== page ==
by Clark Nida, serialised here by permission of the author.
“Does it always smell like this in here?”
Soddy stopped and sniffed the air with a shrewd frown. Then he strode swiftly from the playroom into the passage.
“Come here Nobby and I’ll show you where it’s kept.”
He patted the trolley standing by the bathroom. “There’s generally some nappies on here, but if there aren’t, they’re in the linen cupboard there.” He snatched a nappy off the top of the pile and went back in the playroom. He knew just what he was looking for – and more-or-less where to find it. Crouching down, using the nappy, he picked up a lump of business like a ball of clay.
“Where did that come from?” gasped Alan.
“Oh – probably dropped out of one of the kids’ trousers when they came in from outside.”
Seeing consternation on Alan’s face, he added mildly “You can’t expect them to tell you if they can’t talk.”
Carrying his trophy he strode back to the bathroom and dropped the turd down the sluice with a plop, pulling the chain. The nappy he dropped in the green bag which was hanging from one corner of the trolley. “That’s the way to do it!” he said in a Mr Punch voice.
“How did you know it was there?”
Soddy wrinkled his nose. “Experience. If you smell tish – there’s always something substantial behind it. Clean-up everything solid – and the smell goes away.”
Alan screwed up his eyes. “What did you call it?”
“Tish – shit backwards. Everyone on the ward calls it that.” He winked. “Faeces – if Matron is standing around.”
He gave a short bow and indicated the way-out with his open hand. “Right – lunchtime. Let’s go over to the canteen. I’m ruddy starving.”
Alan followed him outside and under the square arch of lagged pipes.
it’s been a funny old morning
sister swatted the fly which kept landing in my eye and making it go all blurry so that was good
it was scrambled egg for breakfast and there was plenty of it mixed in with the bread and milk so that was good too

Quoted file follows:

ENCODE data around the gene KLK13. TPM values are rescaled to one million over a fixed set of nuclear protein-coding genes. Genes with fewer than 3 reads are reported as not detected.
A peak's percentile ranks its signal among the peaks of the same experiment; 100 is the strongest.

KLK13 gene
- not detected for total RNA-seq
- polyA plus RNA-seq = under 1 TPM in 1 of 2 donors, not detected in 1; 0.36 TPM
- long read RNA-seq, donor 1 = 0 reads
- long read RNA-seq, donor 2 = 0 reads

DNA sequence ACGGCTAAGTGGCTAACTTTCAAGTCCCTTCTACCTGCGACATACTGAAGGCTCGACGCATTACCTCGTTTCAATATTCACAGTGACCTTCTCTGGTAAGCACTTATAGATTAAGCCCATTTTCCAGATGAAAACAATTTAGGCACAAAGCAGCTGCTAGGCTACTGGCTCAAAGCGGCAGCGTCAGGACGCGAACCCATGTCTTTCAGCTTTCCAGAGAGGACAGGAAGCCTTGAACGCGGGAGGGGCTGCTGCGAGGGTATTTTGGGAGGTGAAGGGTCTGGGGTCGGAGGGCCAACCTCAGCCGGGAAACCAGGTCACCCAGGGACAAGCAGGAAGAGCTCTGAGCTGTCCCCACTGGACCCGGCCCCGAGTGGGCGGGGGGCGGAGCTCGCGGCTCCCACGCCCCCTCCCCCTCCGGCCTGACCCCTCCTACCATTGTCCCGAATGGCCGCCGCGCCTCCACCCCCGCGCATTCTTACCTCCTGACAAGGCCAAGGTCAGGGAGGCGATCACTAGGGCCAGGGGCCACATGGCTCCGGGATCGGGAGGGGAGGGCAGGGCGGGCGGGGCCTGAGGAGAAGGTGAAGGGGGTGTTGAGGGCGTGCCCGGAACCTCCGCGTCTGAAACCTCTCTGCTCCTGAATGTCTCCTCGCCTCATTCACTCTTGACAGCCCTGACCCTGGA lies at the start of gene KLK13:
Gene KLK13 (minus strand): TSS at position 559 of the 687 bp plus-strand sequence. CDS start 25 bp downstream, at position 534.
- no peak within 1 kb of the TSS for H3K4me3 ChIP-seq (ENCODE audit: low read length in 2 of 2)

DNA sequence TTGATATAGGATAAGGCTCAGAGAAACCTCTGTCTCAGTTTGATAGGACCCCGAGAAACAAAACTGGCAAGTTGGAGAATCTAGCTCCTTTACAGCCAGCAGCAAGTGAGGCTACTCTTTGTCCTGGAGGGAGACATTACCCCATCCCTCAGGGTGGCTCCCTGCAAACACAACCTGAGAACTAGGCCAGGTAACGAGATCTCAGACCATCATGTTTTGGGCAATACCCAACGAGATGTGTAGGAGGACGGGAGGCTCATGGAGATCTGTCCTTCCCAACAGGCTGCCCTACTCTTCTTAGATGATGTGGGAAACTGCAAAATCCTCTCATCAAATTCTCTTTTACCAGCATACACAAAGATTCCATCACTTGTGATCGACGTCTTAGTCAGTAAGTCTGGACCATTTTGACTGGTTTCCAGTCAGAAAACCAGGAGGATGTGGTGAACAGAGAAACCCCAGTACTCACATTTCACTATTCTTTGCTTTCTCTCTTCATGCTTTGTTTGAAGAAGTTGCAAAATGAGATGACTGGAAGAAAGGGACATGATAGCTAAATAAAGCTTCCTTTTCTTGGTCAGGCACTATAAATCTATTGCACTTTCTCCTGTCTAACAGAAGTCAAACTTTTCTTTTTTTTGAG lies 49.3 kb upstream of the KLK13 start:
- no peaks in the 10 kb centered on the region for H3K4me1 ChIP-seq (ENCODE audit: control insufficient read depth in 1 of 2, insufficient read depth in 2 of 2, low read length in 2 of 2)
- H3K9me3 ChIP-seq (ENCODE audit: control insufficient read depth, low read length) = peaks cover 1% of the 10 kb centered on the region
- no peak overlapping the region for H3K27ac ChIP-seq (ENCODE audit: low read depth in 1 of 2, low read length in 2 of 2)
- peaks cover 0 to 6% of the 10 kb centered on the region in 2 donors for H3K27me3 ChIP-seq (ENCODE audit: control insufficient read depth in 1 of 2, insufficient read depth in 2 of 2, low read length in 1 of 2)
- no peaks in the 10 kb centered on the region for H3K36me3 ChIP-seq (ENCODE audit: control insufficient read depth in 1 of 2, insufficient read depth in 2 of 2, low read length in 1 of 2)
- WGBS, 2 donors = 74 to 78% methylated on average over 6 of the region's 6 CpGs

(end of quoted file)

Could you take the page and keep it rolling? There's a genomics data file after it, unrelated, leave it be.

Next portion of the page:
i love scrambled egg it’s my favourite breakfast as far as i’m concerned you can stuff your hash meat
scrambled egg tastes like your armpits smell when you’ve just been bathed
better than usual i mean otherwise you smell like a beaker put away without it being washed
breakfasts were late this morning
miss arden and mr schank were itching to go home and let the day staff take over but they had to stay behind and help with the breakfasts
they’re always having to do that and they don’t like it one bit
mr schank was standing near the door shuffling his feet and calling the kitchen staff a load of tossers when the porter came in with the food trolley
he didn’t half give him an earful
what happened to you this morning get your finger stuck in a hole there’s folks needing to get home to bed
the porter mumbled it weren’t his fault they’d had a to do in the kitchen
fuck’em was all mr schank had to say to that
mr schank mind your language said miss arden in her prissy voice looking straight at me there are people here who know what you’re saying
mr soddy fed me breakfast this morning
he picked up a spoonful and plopped it back in the bowl to show me what it was and said your favourite jackie robb
he’s one of the good ones he’s careful not to pump it up and down with the spoon before he starts because he knows i like the scrambled egg first before the bread and milk
mr schank always messes the whole lot up together before shovelling it in
he does it on purpose pretends that’s how i like it what he means is that’s how i’m going to get it because everyone gets it that way
all at once i saw a new face and oh boy wasn’t he gorgeous
sister fancied him too because she pounced on him and carted him off to the office
then it was time for the big change and mr rochdale did it on his own today
i don’t know where miss harvey is she didn’t look too well yesterday not a ghost of a smile when i cracked my joke
nobody goes much on my joke these days but i don’t tell it any different so what’s the fucking matter with them all…
“The place is a warren! I’ll never find my way around!”
“Oh, you will, Nobby, you will. Canteen, laundry, pay-office – that’s all you really need to know.”
Alan and Soddy joined the queue for the serving hatch. Twenty or so tables were scattered higgledy-piggledy on the tiled floor of a big echoing hall, eight seats per table.
“All the services are the other side of the road from us. All that’s on our side is: us (of course), men’s geriatric, men’s psychiatric, mortuary…”
“Isn’t it a bit inconvenient having the mortuary over on our side of the road?” said Alan, recalling how he’d nearly got run over by a dead body.
“There’s a tunnel under the road. Trolleys with bodies get pushed along that. We could have gone that route but it’s quicker to nip out of one gate and in the other.”
Soddy looked briefly over his shoulder. “The doctors like the mortuary as far away from them as possible. Depresses them. Means failure to them I suppose. Once there was a graveyard next to it, when the place was the workhouse. It covered just about everything you see over there. Nowadays all the bods go straight up the town crematorium – those that haven’t been donated to research… Here, try the sausage casserole – it’s gorgeous!”
“No… I think I’ll have the salad…”
…to be continued.